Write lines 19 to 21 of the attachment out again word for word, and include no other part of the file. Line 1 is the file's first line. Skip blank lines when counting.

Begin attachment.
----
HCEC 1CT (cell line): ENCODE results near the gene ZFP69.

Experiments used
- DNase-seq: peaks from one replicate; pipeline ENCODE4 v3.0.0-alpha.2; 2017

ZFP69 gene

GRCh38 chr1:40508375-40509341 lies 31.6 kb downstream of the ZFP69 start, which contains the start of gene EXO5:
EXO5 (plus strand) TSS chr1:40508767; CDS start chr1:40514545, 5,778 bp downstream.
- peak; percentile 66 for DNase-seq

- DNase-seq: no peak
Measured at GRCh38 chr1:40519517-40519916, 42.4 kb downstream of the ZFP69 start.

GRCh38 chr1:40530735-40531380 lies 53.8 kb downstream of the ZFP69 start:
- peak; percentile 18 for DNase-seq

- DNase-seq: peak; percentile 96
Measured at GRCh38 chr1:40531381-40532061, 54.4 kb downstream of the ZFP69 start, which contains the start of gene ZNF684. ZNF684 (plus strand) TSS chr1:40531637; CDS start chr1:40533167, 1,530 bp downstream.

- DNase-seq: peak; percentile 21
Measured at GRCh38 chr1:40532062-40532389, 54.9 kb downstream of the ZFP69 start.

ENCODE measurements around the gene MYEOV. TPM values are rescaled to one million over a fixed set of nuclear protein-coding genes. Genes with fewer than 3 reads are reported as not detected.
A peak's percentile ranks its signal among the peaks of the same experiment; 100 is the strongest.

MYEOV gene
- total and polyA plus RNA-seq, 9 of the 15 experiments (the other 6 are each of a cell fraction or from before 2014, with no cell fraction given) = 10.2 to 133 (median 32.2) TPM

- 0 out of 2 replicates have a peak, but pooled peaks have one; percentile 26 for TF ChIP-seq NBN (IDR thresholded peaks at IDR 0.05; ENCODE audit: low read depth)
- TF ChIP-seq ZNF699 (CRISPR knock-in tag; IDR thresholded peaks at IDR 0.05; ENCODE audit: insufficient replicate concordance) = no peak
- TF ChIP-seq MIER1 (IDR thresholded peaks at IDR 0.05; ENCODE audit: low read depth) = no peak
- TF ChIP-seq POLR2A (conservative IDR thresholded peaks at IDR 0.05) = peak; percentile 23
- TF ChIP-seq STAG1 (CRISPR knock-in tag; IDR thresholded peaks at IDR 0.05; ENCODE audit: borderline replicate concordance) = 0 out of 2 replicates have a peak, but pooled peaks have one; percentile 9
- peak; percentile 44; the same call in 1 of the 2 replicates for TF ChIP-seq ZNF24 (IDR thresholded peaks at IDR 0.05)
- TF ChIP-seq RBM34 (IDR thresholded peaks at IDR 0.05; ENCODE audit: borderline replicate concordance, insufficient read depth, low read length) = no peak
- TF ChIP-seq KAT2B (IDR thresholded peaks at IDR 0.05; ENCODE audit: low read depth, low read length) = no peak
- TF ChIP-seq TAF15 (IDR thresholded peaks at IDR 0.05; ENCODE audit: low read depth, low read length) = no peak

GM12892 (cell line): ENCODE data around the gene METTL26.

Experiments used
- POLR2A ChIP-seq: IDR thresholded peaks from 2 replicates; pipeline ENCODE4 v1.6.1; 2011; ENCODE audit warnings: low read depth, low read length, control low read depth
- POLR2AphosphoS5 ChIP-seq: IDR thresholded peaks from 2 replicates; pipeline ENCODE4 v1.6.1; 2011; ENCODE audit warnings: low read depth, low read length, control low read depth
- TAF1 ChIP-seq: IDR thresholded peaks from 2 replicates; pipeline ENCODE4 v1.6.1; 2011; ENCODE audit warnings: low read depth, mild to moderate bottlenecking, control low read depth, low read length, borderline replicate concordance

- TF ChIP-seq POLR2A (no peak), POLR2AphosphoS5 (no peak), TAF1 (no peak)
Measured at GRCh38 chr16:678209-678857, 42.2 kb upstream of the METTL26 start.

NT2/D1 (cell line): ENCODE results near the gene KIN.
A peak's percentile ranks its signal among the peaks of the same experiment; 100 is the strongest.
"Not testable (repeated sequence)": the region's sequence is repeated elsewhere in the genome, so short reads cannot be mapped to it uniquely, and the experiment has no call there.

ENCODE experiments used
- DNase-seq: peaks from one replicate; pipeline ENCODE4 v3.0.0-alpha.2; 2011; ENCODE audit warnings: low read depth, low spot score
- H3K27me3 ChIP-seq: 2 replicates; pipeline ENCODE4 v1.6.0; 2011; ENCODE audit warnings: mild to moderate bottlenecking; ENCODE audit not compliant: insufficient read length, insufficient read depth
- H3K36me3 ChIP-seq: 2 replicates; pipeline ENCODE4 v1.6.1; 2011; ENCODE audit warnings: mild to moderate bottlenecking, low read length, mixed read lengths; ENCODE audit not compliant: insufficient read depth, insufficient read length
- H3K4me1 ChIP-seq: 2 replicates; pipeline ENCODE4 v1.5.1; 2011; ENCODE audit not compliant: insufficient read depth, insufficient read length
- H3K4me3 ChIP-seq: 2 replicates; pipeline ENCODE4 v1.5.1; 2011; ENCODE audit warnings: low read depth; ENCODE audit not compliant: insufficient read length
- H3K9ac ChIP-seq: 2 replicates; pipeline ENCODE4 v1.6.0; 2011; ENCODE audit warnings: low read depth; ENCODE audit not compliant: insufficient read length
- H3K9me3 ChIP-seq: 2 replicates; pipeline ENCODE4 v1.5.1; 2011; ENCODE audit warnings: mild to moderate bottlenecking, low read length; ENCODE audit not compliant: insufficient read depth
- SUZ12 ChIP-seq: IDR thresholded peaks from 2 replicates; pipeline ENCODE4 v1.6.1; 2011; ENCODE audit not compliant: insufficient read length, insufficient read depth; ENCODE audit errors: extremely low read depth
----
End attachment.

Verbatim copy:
- total and polyA plus RNA-seq, 9 of the 15 experiments (the other 6 are each of a cell fraction or from before 2014, with no cell fraction given) = 10.2 to 133 (median 32.2) TPM

- 0 out of 2 replicates have a peak, but pooled peaks have one; percentile 26 for TF ChIP-seq NBN (IDR thresholded peaks at IDR 0.05; ENCODE audit: low read depth)
- TF ChIP-seq ZNF699 (CRISPR knock-in tag; IDR thresholded peaks at IDR 0.05; ENCODE audit: insufficient replicate concordance) = no peak